Only about two dozen relatives and close friends attended the ceremony in Argentina’s capital city on Thursday. Meanwhile, huge crowds turned out to pay their respects with many people seen weeping and praying as his coffin passed.
In a day of high emotion, the World Cup winner was taken by hearse late on Thursday to the Bella Vista cemetery on the outskirts of Buenos Aires for the small private ceremony.
Thousands of Argentines lined the roads as the procession passed on the hour-long journey from the presidential palace, where Maradona had lain in state during the day.
His death triggered mourning around the world.
In Italy, crowds tied hundreds of blue and white scarfs to the railings outside his former club Napoli, while in France, sports paper L’Equipe’s front page blared out: “God is dead”.
Maradona’s coffin cheered by fans on way to burial
In Argentina, three days of national mourning were called for the player who led the country to a 1986 World Cup win and is revered with cult-like status.
Tens of thousands took to the streets despite fears over the coronavirus pandemic.
Some left flowers and messages at his childhood home.
During the day, Maradona’s body lay in state in a closed casket at the Casa Rosada presidential palace on the central Plaza de Mayo.
It was covered with the blue and white national flag and an Argentina football shirt with the number 10 that had been part of his nickname “D10S” – a play on “dios”, the Spanish word for God.
Starting at dawn on Thursday, thousands of fans had formed a snaking line estimated at over a mile long through the streets of Buenos Aires near the plaza, after a night of mourning.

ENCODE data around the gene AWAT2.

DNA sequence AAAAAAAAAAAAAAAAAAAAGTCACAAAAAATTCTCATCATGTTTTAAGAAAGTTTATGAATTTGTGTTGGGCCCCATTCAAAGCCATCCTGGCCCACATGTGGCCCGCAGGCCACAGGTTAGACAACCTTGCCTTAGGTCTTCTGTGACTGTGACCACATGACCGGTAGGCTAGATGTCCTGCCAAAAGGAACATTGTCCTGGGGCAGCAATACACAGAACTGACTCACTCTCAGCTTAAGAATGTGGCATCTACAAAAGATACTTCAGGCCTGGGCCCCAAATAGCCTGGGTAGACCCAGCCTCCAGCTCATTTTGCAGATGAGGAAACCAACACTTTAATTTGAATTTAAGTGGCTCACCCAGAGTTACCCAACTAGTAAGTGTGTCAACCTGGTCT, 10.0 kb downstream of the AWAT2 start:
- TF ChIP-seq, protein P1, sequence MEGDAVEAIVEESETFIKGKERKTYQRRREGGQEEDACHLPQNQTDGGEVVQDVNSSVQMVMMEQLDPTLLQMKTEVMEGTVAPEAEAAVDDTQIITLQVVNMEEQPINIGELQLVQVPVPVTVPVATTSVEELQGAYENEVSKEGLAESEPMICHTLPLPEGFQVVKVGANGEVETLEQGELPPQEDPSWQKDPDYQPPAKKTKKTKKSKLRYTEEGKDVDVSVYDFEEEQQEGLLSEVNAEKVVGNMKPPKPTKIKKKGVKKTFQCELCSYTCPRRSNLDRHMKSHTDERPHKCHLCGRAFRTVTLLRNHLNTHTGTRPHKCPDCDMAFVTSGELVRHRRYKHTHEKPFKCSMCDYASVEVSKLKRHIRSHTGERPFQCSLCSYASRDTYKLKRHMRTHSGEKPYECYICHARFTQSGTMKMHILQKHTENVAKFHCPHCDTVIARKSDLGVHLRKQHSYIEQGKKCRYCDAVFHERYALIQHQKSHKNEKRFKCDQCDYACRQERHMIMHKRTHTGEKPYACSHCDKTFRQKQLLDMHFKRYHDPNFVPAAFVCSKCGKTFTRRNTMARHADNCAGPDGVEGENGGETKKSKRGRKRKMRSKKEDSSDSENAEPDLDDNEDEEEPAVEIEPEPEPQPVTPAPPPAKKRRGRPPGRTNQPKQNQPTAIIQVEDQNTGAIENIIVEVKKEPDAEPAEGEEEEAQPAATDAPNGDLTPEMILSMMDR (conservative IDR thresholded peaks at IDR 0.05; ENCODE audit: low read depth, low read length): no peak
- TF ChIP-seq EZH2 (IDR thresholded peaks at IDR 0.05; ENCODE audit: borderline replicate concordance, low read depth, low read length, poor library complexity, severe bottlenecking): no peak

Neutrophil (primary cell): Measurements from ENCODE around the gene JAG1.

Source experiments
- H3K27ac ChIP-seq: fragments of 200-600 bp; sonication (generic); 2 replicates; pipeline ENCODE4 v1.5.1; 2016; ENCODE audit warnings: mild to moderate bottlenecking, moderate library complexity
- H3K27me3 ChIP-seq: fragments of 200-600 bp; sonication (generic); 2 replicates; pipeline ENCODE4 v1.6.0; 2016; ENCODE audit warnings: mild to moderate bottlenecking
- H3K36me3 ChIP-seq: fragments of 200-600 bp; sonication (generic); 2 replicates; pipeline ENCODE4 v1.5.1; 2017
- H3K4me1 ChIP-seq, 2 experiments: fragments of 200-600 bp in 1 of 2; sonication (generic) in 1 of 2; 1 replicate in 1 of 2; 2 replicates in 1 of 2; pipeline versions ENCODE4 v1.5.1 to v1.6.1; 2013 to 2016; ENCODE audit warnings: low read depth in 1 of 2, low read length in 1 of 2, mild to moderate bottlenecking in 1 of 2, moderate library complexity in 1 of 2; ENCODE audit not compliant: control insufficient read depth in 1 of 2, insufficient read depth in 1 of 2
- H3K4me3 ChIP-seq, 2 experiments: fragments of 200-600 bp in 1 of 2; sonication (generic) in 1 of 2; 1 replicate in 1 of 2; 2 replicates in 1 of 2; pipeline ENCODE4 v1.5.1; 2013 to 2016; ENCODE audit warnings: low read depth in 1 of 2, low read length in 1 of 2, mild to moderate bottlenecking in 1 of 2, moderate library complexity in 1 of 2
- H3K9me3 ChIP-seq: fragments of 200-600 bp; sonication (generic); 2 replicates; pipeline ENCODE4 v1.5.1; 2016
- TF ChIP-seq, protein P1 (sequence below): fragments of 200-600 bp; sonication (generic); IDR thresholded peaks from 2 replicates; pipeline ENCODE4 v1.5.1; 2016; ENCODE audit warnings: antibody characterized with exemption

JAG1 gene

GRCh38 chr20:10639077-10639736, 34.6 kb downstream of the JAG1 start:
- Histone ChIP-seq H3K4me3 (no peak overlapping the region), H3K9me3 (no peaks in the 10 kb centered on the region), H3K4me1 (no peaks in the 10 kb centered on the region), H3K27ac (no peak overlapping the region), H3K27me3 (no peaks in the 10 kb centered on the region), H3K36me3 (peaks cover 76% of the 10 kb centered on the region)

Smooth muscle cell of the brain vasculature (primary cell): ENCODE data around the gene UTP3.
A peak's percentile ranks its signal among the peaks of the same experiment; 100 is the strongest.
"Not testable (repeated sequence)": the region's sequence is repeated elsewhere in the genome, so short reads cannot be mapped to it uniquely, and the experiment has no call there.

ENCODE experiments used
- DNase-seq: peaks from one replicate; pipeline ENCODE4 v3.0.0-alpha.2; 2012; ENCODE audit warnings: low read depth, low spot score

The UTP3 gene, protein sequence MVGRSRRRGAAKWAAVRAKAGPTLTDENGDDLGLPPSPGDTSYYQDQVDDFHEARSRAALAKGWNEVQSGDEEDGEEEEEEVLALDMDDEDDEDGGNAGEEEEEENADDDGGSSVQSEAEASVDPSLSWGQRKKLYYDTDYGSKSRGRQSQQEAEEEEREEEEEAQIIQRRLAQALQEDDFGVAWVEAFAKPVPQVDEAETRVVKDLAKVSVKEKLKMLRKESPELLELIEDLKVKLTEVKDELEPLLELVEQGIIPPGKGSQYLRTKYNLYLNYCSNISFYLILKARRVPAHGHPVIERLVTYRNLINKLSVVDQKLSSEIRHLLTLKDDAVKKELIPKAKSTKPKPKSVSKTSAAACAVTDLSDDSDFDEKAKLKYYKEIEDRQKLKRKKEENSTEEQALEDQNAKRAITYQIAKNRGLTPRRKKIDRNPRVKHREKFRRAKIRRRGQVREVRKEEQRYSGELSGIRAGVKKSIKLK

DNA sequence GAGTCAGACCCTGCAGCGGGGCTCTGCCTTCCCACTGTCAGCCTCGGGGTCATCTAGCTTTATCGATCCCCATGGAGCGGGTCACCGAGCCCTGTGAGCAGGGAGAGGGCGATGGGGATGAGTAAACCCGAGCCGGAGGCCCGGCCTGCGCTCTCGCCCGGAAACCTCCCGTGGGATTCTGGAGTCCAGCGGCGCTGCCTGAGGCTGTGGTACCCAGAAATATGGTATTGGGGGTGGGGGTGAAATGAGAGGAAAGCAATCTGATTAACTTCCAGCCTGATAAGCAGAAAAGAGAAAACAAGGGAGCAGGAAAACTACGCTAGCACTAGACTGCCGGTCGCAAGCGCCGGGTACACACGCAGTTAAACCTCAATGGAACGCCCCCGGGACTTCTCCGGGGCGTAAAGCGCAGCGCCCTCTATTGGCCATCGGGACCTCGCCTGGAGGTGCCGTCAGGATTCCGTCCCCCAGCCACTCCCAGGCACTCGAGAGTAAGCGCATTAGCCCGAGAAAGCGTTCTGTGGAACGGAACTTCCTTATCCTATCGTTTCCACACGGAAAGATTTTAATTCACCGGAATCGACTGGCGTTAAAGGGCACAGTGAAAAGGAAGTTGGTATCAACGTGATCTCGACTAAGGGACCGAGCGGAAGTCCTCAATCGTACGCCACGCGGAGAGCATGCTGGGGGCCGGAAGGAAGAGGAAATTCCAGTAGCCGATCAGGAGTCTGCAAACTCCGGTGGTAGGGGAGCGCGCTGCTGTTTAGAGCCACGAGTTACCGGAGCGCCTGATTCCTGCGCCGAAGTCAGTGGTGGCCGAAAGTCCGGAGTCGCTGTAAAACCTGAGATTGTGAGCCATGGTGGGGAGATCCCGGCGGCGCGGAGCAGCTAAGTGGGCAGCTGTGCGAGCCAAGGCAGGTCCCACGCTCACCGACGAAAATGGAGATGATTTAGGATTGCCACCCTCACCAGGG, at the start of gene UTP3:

Fans who got inside the palace threw football shirts, flowers and other items towards the casket.
Maradona’s body was later transferred to the cemetery, surrounded by a huge procession of police and others on motorbikes and cars.
In Naples, meanwhile, fans laid out flowers, children’s pictures, candles and even a bottle of wine in a rapidly expanding, makeshift shrine.
Major athletes and world leaders, including Argentina-born Pope Francis, have paid their own tributes.
Madonna was beloved in his homeland after leading Argentina to World Cup glory in 1986 and adored in Italy for taking Napoli to two Serie A titles.
He rose from the tough streets of Buenos Aires to reach the pinnacle of his sport.
The 1986 World Cup included a quarter-final game against England where Maradona scored two of the tournament’s best-known goals ever – an illicit “Hand of God” goal and one that followed an incredible swerving, dribble.
Maradona also battled various health problems over the years as a result of his addictions.
Earlier this month, he was hospitalised for symptoms including anemia and dehydration and underwent emergency surgery for a subdural hematoma – a blood clot in the brain.
Source: Evening Standard Business News